The chair will normally comprise a back adapted to support the back of the user at a comfortable angle to the vertical and a seat adapted to support the buttocks of the user at a comfortable angle to the horizontal. The base of the capsule preferably includes a floor in front of and below the chair seat adapted to support and accommodate the feet of a seated user. The base, the floor and the seat and back of the chair are preferably all molded integrally from fiber-reinforced plastics material to incorporate a metal base frame to withstand the operating pressure of the capsule. The peripheral base seal-line is preferably made up of (i) a first generally horizontal U-shape periphery that extends from the seat on each side of the chair and around the front foot area of the base, and (ii), a second generally vertical inverted U-shape periphery that extends from below the seat on each side and over the back of the chair. The first and second U-shape peripheries of the base join at an angle below the seat to complete the base seal line. The canopy has downwardly extending triangular side portions that have a corresponding angle so that they will fit into the join of the first and second U-shape peripheries of the base.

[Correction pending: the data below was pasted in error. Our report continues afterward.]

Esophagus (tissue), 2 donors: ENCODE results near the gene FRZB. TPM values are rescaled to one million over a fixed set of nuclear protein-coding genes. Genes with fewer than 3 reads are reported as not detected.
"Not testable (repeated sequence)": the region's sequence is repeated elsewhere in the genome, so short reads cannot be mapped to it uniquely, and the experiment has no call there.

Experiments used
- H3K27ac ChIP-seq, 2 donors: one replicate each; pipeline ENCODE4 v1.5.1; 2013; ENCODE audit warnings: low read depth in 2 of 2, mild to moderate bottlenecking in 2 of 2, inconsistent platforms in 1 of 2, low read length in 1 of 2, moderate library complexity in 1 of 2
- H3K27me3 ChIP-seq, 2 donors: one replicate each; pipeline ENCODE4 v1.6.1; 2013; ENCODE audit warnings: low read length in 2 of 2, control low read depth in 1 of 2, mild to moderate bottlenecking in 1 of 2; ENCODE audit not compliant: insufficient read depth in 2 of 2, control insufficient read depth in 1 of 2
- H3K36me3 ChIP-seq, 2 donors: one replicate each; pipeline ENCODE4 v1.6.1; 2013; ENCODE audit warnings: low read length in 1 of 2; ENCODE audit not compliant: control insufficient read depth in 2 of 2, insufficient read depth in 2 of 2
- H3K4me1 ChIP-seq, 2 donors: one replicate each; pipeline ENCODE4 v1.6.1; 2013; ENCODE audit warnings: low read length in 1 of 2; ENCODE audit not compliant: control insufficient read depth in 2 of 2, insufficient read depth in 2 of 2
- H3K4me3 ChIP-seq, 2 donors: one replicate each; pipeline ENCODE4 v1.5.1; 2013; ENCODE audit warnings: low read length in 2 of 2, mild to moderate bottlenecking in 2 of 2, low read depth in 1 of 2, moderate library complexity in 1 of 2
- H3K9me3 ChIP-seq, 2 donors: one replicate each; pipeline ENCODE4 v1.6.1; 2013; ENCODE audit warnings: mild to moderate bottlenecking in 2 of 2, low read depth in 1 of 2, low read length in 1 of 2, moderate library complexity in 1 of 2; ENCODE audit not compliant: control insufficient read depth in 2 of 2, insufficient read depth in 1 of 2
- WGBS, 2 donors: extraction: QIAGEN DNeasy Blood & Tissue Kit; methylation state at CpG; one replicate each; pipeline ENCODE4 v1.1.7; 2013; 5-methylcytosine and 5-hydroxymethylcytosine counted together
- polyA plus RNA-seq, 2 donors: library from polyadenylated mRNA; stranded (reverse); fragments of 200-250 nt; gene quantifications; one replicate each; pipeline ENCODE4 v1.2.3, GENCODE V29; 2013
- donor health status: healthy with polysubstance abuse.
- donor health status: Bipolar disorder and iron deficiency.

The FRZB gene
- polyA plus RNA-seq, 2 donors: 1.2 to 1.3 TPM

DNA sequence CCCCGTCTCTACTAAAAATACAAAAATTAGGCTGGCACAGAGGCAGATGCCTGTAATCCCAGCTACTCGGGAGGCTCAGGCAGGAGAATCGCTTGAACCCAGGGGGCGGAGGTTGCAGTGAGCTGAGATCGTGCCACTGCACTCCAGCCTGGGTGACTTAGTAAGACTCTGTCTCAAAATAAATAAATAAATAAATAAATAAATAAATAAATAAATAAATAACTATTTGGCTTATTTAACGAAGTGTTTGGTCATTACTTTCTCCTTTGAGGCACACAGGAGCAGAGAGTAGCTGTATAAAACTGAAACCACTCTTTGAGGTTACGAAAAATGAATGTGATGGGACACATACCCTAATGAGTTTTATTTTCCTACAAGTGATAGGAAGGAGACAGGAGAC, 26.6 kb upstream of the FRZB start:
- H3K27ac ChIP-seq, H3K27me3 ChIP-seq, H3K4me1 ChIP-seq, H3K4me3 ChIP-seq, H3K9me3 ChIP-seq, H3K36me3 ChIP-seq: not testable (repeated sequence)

With this form of canopy and base, it is preferable for multiple hook-form latches to be arranged around the join between the two U-shape peripheries of the base and for their corresponding latch pins to be arranged in the triangular portions of the canopy, so that lateral movement of the side portions under pressure is resisted in the manner noted above
To doubly ensure that the canopy cannot be flung open forcefully by premature release of the latch means, a pressure-operated lock may be fitted to prevent operation of the actuator as long as pressure within the capsule is greater than that outside. Preferably, this lock is operable within the capsule so that it can be moved manually by a person in the capsule in the event that it does not automatically release after the capsule is depressurized.